Leaving Neverland: Should Art Be Seperated​ From The Artist?

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Leaving Neverland is hard to watch. It is rife with graphic and visceral descriptions of child sexual abuse: actions that are so abjectly evil one cannot begin to comprehend that they actually happened. Upon the conclusion of the three-hour documentary, my girlfriend and I sat in stunned shock, unable to think what to do or say. We were both fans of Michael Jackson. After a long silence, she lamented: “why is it always the most talented that end up being the most monstrous?”

I thought about this for a while, considering what bad luck we have had in idolising the nefarious, and then I realised: it is not that evil people are blessed with the most talent. It is that the power enjoyed by the talented creates infallibility; it creates unaccountability, and it creates evil.

What do we do next? The first step is to stop hero worship. Jackson was trusted because his public persona was constructed to be so childlike and so innocent that you could not help but believe his word. One thing that is apparent throughout Leaving Neverland is just how much confidence the Robsons and the Safechucks had in Jackson. This was not confidence personally earned, but belief in a myth of a man: Robson’s mother left her son alone with Jackson after knowing him for just six hours.

These myths and constructed personalities take a hold of fans. The public has a hard time believing allegations because they like what they see as “the real” Michael Jackson, an image cultivated by the emotional connection many have to his undeniably brilliant music. So often we take the quality of a celebrity’s content to be indicative of their character, when the two could not be more separate. It is this conflation that creates doubt and facilitates abuse directed towards accusers, dissuading them from stepping forward. We saw it with O.J. Simpson; we saw it with Kevin Spacey, and now, we see it with Michael Jackson. To continue creates the perfect environment for more abuse, for which we would be complicit.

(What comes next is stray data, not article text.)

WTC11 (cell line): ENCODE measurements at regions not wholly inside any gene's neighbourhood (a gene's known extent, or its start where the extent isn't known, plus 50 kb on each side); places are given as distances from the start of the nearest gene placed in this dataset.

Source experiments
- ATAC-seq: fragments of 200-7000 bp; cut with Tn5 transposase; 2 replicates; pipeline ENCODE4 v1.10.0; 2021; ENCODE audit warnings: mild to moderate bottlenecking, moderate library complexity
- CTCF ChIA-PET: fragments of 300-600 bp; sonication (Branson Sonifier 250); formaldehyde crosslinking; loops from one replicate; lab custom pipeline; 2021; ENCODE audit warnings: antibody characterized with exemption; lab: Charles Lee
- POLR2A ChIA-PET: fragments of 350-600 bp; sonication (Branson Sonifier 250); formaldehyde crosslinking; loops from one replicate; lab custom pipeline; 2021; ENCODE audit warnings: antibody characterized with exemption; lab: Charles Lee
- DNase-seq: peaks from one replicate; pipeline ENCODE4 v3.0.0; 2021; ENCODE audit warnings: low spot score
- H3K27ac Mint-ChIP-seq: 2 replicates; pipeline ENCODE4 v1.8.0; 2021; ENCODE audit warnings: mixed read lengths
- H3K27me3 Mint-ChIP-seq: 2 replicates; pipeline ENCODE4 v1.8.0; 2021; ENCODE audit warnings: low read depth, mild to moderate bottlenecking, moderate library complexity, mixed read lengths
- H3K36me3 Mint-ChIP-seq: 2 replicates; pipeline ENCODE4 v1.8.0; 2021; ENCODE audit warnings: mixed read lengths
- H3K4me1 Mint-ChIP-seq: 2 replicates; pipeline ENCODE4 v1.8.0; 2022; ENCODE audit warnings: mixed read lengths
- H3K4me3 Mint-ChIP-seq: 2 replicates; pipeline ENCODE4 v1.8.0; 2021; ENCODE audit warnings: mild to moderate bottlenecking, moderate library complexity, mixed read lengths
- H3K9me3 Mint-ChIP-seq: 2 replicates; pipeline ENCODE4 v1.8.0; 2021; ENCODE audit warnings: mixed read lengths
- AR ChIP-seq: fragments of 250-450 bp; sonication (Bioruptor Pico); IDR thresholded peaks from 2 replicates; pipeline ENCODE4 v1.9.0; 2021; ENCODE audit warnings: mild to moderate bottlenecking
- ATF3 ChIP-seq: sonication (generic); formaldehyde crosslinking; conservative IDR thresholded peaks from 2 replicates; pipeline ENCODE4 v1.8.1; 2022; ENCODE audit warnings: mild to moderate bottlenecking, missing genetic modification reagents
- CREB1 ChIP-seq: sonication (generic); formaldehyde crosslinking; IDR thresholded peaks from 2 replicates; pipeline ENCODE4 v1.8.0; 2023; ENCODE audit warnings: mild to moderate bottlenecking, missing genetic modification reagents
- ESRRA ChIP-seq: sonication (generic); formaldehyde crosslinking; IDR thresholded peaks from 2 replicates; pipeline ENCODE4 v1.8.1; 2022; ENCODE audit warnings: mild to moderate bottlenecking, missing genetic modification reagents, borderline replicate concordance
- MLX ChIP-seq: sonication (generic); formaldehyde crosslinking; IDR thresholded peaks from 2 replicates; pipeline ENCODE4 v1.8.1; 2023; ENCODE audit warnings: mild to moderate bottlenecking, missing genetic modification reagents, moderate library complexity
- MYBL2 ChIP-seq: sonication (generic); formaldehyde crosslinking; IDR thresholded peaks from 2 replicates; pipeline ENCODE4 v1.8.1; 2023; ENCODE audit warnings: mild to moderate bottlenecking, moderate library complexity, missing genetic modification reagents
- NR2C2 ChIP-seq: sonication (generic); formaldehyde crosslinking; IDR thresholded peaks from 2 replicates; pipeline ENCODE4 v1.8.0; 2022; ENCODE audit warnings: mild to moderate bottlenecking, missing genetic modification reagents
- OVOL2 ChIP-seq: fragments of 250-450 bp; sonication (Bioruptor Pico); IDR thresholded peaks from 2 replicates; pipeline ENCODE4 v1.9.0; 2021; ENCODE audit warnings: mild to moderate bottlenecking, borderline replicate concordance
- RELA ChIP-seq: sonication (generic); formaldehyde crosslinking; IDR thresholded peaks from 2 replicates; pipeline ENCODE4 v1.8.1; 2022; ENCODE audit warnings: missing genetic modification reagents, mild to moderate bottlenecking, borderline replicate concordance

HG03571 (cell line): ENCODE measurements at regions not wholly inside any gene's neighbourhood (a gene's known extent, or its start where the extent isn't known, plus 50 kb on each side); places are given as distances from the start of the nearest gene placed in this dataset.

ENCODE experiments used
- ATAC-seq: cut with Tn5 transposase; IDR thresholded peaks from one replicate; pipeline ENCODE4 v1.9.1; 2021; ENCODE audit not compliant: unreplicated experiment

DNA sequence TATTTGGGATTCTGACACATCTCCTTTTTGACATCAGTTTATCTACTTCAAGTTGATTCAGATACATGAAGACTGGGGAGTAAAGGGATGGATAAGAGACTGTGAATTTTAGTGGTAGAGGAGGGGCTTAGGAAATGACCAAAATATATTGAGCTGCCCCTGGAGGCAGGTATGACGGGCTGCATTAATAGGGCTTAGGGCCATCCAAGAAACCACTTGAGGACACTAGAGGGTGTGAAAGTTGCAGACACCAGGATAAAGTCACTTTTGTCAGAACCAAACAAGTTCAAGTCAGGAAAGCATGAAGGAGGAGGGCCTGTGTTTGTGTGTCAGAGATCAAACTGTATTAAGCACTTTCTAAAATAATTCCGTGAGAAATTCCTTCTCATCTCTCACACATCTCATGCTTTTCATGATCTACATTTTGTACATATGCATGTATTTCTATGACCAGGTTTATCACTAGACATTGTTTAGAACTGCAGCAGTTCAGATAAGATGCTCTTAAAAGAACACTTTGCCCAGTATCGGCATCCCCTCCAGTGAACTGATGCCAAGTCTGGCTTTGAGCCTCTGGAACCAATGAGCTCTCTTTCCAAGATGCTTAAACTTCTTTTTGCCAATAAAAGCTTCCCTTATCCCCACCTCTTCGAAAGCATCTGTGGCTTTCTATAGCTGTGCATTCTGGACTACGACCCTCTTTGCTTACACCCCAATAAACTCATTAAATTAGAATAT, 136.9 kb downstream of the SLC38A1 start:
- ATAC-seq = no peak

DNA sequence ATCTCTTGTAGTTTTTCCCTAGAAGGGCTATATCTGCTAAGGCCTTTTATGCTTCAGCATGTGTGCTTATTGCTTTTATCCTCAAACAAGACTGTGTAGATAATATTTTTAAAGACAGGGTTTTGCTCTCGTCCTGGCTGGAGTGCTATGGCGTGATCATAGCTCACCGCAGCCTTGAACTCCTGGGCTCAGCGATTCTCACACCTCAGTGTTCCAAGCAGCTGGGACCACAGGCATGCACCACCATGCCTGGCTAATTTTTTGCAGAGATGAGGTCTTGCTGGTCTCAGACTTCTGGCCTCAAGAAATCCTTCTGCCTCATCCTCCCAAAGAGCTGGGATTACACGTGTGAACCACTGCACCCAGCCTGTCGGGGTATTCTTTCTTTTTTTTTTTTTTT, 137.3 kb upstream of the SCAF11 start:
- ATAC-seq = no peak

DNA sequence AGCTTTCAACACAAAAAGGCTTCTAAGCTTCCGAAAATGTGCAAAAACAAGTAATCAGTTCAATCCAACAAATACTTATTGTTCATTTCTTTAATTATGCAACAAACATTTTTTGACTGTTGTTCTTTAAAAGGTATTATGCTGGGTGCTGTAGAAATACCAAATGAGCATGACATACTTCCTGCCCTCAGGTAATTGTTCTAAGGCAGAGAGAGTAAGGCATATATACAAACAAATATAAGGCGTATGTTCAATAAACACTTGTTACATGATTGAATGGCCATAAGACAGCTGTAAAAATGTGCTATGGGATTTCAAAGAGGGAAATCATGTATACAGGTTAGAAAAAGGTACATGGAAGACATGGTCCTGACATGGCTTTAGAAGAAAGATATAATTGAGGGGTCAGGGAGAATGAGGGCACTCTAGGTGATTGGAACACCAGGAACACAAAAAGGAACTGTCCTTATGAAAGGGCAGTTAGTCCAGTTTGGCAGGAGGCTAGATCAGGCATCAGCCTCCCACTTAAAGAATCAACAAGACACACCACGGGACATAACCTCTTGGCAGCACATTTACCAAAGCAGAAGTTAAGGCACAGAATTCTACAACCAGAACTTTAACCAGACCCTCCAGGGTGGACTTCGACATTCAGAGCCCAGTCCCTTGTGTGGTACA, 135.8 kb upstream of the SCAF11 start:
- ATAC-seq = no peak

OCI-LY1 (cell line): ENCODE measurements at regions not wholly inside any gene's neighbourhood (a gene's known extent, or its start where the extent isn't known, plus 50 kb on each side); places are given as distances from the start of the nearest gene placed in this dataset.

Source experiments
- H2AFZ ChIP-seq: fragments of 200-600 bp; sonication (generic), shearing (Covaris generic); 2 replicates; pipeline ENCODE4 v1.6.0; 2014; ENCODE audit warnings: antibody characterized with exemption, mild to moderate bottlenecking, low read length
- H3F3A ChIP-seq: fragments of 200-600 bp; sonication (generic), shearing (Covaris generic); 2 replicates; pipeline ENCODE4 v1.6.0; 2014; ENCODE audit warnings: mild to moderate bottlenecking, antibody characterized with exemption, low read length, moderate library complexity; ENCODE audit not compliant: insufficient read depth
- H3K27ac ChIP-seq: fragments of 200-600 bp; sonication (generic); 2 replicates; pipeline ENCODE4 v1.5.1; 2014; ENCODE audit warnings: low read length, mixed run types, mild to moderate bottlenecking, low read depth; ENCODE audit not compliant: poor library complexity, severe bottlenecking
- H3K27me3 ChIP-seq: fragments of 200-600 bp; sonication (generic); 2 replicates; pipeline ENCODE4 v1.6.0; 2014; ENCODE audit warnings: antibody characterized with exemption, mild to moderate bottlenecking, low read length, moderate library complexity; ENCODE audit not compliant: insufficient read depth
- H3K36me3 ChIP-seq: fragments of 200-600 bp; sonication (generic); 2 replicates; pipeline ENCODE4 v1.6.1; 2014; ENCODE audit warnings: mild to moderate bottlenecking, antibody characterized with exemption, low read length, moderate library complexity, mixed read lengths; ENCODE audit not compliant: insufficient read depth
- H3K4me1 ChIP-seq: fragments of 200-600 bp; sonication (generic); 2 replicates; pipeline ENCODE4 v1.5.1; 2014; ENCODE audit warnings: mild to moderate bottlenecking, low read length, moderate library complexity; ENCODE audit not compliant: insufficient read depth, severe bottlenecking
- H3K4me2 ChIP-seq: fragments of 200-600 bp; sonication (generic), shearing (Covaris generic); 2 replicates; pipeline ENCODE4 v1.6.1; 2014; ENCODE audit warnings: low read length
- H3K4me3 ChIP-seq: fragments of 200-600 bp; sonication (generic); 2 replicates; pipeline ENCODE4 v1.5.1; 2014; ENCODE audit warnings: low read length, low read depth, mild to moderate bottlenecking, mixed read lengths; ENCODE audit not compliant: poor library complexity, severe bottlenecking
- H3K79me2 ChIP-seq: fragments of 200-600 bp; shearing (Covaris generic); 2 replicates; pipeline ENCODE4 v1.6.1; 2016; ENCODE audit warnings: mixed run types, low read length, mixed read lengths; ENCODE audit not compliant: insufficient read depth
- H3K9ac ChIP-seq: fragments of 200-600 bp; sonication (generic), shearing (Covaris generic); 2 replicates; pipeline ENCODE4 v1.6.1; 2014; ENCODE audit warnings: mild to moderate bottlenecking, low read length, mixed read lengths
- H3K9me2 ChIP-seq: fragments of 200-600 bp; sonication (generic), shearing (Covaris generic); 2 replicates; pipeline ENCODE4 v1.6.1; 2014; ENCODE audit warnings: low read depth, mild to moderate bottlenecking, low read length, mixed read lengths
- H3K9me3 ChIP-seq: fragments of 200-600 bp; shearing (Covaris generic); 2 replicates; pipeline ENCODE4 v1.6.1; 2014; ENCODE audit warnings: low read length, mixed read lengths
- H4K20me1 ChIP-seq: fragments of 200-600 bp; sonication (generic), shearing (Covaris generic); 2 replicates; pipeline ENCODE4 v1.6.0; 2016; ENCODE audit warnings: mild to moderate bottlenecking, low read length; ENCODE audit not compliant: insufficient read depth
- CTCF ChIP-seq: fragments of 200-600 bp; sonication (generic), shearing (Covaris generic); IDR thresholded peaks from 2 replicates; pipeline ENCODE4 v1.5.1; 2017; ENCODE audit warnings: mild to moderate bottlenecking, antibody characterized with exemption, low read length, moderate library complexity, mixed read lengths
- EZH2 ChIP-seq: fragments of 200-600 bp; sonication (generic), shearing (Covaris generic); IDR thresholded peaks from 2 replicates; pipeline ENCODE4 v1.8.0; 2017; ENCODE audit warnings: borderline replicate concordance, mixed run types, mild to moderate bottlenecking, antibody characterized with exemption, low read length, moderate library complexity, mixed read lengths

The seemingly natural progression from ending hero worship is to stop listening to Jackson’s music. Yet what would this accomplish? I can understand boycotting or ‘cancelling’ if the perpetrator is alive, like R. Kelly, but Michael Jackson is dead. He can gain no royalties nor financial benefit from the consumption of his music, so I don’t see a reason not to continue listening to it.

The art must be separated from the artist; if we’re searching for absolute morality in the media we consume, we won’t find it. Popular culture itself breeds high levels of immorality. By boycotting the work of men like Weinstein, Spacey or Jackson, we deprive ourselves of some of the greatest films, television, and music available to us. Committing terrible acts does not preclude someone from creating something brilliant, and I don’t think there is a contradiction in enjoying that content whilst disparaging and condemning its creator.

This is not to write-off the allegations made by Robson or Safechuck, or to argue that Jackson was merely ‘flawed’. If the allegations are true, and I vehemently believe them to be so, then Michael Jackson is a monster. But a talented monster, nonetheless. Valorise his music, condemn its creator.

Alfie Coulstock-Cockeram

Image: Flickr.